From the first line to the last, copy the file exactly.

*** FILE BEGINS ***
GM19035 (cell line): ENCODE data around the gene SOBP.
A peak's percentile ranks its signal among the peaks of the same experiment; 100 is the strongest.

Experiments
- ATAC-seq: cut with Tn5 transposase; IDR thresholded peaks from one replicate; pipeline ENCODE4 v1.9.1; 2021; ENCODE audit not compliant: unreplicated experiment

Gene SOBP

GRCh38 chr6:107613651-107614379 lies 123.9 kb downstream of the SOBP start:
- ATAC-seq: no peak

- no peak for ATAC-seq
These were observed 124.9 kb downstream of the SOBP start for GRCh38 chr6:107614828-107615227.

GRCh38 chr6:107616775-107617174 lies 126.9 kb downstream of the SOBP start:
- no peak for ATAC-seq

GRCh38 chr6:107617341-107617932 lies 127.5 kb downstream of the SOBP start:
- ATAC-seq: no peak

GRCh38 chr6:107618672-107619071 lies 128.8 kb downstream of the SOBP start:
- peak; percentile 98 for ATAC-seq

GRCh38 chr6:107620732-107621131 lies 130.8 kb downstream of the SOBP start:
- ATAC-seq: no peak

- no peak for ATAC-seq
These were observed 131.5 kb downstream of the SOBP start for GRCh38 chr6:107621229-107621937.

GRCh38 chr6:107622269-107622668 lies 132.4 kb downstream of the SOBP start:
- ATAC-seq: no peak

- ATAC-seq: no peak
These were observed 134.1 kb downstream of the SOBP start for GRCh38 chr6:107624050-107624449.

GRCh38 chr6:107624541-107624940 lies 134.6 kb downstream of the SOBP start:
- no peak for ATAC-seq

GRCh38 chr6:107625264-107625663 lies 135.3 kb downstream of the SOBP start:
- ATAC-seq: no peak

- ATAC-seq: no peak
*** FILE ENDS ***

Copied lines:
GM19035 (cell line): ENCODE data around the gene SOBP.
A peak's percentile ranks its signal among the peaks of the same experiment; 100 is the strongest.

Experiments
- ATAC-seq: cut with Tn5 transposase; IDR thresholded peaks from one replicate; pipeline ENCODE4 v1.9.1; 2021; ENCODE audit not compliant: unreplicated experiment

Gene SOBP

GRCh38 chr6:107613651-107614379 lies 123.9 kb downstream of the SOBP start:
- ATAC-seq: no peak

- no peak for ATAC-seq
These were observed 124.9 kb downstream of the SOBP start for GRCh38 chr6:107614828-107615227.

GRCh38 chr6:107616775-107617174 lies 126.9 kb downstream of the SOBP start:
- no peak for ATAC-seq

GRCh38 chr6:107617341-107617932 lies 127.5 kb downstream of the SOBP start:
- ATAC-seq: no peak

GRCh38 chr6:107618672-107619071 lies 128.8 kb downstream of the SOBP start:
- peak; percentile 98 for ATAC-seq

GRCh38 chr6:107620732-107621131 lies 130.8 kb downstream of the SOBP start:
- ATAC-seq: no peak

- no peak for ATAC-seq
These were observed 131.5 kb downstream of the SOBP start for GRCh38 chr6:107621229-107621937.

GRCh38 chr6:107622269-107622668 lies 132.4 kb downstream of the SOBP start:
- ATAC-seq: no peak

- ATAC-seq: no peak
These were observed 134.1 kb downstream of the SOBP start for GRCh38 chr6:107624050-107624449.

GRCh38 chr6:107624541-107624940 lies 134.6 kb downstream of the SOBP start:
- no peak for ATAC-seq

GRCh38 chr6:107625264-107625663 lies 135.3 kb downstream of the SOBP start:
- ATAC-seq: no peak

- ATAC-seq: no peak